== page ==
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Financial Invesment

Take Charge of Your Investments

building wealth investing learnaboutmoney Jun 15, 2022

In my last post I talked about how I was overhauling my finances and ditching a Financial Advisor who was happy to take my regular commissions, and provide no value in return.

Here are some important considerations to help you take control of your investments:

Step 1: Risk Profile

There are a number of ways to understand what your risk profile is, and advisors often use surveys to help to assess what people’s risk tolerance level is.  If you don’t have access to these sorts of surveys, have a read of this -

Essentially, you need to understand how you handle the potential ups and downs in the market.  Everyone loves when their investments make money, but how would you react if another Global Financial Crisis happened (be honest with yourself)?  How long could you tolerate a down swing in your investments before you would feel the urge to sell?

It’s very important to understand this, as it will impact every decision you make in the future.

Step 2: Asset Allocation

This really depends on your age, stage of life, and what your retirement plans are.  If you’re in your 20s and 30s, you have longer to work until retirement, and may be more comfortable with a larger amount of Growth (i.e. higher risk and potentially higher return) assets.

Typically, when one is in “accumulation phase”, which is when you’re still building wealth, your Asset Allocation is generally 70% in Growth assets, and 30% in Defensive assets (which are things like term deposits, savings accounts, gold and bonds).

For me, my risk tolerance is moderate to high, and having still a few decades of work to go, my Asset Allocation is 70:30 (Growth Assets : Defensive Assets).  After assessing my current portfolio, it turned out to be pretty close to this.  I still wanted to then make sure I was happy with the performance of the investments I was in, so now began my research…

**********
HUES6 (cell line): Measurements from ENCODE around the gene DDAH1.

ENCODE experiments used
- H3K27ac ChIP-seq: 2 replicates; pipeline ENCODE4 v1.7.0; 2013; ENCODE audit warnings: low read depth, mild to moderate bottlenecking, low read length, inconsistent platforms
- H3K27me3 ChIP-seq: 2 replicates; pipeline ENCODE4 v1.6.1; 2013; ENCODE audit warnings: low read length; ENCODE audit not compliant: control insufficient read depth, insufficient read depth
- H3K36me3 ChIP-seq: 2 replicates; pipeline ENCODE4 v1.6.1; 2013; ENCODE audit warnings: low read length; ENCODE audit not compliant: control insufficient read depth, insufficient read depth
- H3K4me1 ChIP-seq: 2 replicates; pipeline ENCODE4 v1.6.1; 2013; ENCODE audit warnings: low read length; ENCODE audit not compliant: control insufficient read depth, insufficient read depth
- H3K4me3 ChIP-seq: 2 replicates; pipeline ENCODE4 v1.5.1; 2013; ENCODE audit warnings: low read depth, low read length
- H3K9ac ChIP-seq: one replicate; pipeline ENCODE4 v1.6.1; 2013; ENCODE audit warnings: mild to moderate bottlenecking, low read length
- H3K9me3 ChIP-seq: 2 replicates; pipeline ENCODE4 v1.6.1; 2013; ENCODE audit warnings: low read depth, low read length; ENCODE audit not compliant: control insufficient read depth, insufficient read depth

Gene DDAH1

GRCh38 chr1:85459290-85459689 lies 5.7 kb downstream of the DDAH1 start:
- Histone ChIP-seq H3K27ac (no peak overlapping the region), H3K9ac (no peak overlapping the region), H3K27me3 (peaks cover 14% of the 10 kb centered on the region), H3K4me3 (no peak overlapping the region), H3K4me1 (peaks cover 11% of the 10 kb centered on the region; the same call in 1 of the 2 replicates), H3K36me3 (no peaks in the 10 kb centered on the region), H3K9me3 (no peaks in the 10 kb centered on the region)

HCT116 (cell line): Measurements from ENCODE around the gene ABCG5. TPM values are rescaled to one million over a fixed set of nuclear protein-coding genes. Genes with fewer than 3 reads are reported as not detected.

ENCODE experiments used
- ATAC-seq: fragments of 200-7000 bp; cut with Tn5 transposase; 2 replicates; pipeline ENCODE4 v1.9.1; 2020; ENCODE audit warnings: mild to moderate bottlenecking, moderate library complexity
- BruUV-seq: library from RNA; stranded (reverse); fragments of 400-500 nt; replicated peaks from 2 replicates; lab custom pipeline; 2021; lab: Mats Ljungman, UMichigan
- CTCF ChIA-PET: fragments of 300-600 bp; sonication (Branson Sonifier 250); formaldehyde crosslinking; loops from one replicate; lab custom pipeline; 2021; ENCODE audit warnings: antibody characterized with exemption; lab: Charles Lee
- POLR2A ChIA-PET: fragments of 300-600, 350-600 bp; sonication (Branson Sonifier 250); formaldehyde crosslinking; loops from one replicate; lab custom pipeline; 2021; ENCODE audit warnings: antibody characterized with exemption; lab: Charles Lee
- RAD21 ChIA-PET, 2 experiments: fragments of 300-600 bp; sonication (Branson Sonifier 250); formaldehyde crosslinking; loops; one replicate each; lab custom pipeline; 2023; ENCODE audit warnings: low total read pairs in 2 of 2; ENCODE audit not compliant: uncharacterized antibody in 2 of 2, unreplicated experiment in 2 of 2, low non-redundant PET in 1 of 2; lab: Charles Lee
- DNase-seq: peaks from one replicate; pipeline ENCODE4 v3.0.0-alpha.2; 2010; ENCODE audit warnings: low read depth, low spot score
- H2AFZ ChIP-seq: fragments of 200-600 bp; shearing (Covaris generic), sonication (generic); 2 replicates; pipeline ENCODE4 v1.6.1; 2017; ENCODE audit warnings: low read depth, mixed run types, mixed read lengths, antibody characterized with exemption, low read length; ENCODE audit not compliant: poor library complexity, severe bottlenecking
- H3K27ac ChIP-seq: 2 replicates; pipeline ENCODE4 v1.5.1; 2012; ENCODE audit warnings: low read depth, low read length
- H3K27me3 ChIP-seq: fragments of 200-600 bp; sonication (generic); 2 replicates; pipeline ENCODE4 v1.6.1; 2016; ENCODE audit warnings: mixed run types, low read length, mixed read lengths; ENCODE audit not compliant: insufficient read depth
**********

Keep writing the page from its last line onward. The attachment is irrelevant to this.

Step 3: Researching Investment Options

As a starting point I decided to look into what I was already in, to see what the performance was like, in comparison with what else was out there.  I wanted to exit a “Platform” (basically where hundreds of managed funds are offered under the one umbrella, which is supposed to save on admin, but ends up adding a layer of fees), so I also needed to make sure that whichever investment funds I went into were available to a direct investor.  Many more funds are offering this, and at achievable minimum investments of $5,000 to $25,000 (obviously the minimum of $5,000 is much nicer!).

There are a number of research agencies out there, and while you get a lot more detailed information when you pay for a subscription, they do still offer good information for free – Morningstar, Lonsec and Canstar are just a few.  I consulted these, as well as the Australian Financial Review’s annual Blue Ribbon Awards for best investment funds.

From here I researched the funds themselves, looking at past performance (which admittedly is no guarantee of future performance), fees, investment approach, fund manager experience and approach, unit price performance, and their level of funds under management.  Plus, some completely unexplainable “gut feeling”.

I know this may all sound complex, but if you set up a spreadsheet, and place each of the criteria and fund information in there, it makes assessing the funds against one another much easier and clearer.

Not being confident enough for direct share investing, I decided to go with a blend of managed funds.

It was a bit of a journey (and a leap of faith in my own ability), but worth every moment, and the feeling of empowerment is wonderful!  

Now to track how it all works in practice, so watch this space.